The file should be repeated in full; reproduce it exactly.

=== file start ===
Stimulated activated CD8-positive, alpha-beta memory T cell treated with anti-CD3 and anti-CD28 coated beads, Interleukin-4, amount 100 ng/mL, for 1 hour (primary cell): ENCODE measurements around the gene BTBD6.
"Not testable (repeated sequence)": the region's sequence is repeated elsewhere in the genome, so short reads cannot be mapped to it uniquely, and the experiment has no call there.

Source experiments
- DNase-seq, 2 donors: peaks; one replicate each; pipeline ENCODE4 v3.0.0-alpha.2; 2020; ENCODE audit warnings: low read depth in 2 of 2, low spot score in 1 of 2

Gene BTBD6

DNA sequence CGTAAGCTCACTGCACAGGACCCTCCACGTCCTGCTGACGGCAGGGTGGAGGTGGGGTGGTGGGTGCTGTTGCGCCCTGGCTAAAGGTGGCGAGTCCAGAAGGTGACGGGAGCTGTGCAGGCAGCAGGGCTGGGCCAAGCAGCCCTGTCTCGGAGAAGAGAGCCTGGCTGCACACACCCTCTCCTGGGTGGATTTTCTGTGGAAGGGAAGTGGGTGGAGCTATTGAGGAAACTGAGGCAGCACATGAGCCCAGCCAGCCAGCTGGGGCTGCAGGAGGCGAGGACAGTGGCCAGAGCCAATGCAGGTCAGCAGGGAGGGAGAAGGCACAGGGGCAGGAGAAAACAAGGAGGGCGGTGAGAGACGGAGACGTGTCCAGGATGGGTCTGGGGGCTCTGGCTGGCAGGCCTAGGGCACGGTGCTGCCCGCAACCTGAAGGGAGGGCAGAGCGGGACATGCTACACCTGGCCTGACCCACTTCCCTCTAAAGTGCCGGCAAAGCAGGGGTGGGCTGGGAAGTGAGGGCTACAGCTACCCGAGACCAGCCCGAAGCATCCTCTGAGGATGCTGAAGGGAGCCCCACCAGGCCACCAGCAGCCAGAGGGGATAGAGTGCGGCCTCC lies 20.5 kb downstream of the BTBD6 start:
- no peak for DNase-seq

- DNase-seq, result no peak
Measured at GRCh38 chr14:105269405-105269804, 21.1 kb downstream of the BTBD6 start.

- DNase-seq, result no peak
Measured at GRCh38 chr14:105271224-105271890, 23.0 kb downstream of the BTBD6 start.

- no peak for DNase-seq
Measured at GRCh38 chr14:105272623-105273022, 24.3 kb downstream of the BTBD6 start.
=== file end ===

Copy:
Stimulated activated CD8-positive, alpha-beta memory T cell treated with anti-CD3 and anti-CD28 coated beads, Interleukin-4, amount 100 ng/mL, for 1 hour (primary cell): ENCODE measurements around the gene BTBD6.
"Not testable (repeated sequence)": the region's sequence is repeated elsewhere in the genome, so short reads cannot be mapped to it uniquely, and the experiment has no call there.

Source experiments
- DNase-seq, 2 donors: peaks; one replicate each; pipeline ENCODE4 v3.0.0-alpha.2; 2020; ENCODE audit warnings: low read depth in 2 of 2, low spot score in 1 of 2

Gene BTBD6

DNA sequence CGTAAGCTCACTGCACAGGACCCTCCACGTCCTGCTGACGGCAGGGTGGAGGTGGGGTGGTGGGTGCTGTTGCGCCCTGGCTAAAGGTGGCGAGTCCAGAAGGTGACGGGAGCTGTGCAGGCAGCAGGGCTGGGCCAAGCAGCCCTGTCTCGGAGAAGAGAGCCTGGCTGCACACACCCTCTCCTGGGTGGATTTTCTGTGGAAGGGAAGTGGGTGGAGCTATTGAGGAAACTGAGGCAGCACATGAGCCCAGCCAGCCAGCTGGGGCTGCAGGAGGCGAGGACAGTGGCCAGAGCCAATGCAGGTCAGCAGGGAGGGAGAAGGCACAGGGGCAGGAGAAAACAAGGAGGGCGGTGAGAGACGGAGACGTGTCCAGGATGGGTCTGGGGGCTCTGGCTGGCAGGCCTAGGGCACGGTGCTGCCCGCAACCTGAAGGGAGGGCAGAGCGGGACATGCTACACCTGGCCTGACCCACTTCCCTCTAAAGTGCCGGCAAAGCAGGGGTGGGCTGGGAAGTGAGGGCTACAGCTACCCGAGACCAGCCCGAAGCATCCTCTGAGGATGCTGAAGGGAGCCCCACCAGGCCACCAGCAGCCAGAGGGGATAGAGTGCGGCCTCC lies 20.5 kb downstream of the BTBD6 start:
- no peak for DNase-seq

- DNase-seq, result no peak
Measured at GRCh38 chr14:105269405-105269804, 21.1 kb downstream of the BTBD6 start.

- DNase-seq, result no peak
Measured at GRCh38 chr14:105271224-105271890, 23.0 kb downstream of the BTBD6 start.

- no peak for DNase-seq
Measured at GRCh38 chr14:105272623-105273022, 24.3 kb downstream of the BTBD6 start.